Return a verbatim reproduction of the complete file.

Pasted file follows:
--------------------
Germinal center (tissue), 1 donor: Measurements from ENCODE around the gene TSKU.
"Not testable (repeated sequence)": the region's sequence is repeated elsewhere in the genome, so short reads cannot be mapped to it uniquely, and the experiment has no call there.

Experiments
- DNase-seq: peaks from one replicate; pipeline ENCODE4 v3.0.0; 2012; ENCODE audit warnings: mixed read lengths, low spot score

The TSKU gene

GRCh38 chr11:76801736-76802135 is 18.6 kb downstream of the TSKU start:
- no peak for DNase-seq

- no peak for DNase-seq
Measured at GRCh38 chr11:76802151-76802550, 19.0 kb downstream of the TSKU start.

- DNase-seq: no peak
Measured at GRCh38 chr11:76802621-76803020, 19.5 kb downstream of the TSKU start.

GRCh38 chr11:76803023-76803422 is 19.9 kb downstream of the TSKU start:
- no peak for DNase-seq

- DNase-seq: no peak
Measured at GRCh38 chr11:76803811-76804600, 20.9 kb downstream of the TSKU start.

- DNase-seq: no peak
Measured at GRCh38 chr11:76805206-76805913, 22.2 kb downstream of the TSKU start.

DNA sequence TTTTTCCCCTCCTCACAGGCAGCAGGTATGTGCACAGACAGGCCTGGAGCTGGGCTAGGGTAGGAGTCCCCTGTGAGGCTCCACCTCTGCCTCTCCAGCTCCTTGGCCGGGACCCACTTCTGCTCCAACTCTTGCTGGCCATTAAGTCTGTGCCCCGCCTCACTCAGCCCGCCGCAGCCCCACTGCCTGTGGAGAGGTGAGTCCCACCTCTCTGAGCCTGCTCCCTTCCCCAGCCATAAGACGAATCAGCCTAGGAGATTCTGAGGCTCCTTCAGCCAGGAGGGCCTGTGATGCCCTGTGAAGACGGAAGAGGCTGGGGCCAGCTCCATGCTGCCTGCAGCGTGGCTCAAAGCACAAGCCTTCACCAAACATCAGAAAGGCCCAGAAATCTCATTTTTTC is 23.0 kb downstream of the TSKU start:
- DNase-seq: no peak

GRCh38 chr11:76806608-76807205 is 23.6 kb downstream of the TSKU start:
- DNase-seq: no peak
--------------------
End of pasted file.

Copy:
Germinal center (tissue), 1 donor: Measurements from ENCODE around the gene TSKU.
"Not testable (repeated sequence)": the region's sequence is repeated elsewhere in the genome, so short reads cannot be mapped to it uniquely, and the experiment has no call there.

Experiments
- DNase-seq: peaks from one replicate; pipeline ENCODE4 v3.0.0; 2012; ENCODE audit warnings: mixed read lengths, low spot score

The TSKU gene

GRCh38 chr11:76801736-76802135 is 18.6 kb downstream of the TSKU start:
- no peak for DNase-seq

- no peak for DNase-seq
Measured at GRCh38 chr11:76802151-76802550, 19.0 kb downstream of the TSKU start.

- DNase-seq: no peak
Measured at GRCh38 chr11:76802621-76803020, 19.5 kb downstream of the TSKU start.

GRCh38 chr11:76803023-76803422 is 19.9 kb downstream of the TSKU start:
- no peak for DNase-seq

- DNase-seq: no peak
Measured at GRCh38 chr11:76803811-76804600, 20.9 kb downstream of the TSKU start.

- DNase-seq: no peak
Measured at GRCh38 chr11:76805206-76805913, 22.2 kb downstream of the TSKU start.

DNA sequence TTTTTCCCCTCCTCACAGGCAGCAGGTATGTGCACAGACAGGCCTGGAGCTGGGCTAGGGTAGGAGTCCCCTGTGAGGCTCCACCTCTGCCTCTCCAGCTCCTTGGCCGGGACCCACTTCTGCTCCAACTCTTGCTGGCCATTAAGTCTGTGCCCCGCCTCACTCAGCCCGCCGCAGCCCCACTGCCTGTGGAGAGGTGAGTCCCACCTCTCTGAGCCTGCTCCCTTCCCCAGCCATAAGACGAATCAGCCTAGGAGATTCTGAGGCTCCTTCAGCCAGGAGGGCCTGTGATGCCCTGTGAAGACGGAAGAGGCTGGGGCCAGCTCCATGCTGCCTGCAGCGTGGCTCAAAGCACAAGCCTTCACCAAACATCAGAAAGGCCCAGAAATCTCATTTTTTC is 23.0 kb downstream of the TSKU start:
- DNase-seq: no peak

GRCh38 chr11:76806608-76807205 is 23.6 kb downstream of the TSKU start:
- DNase-seq: no peak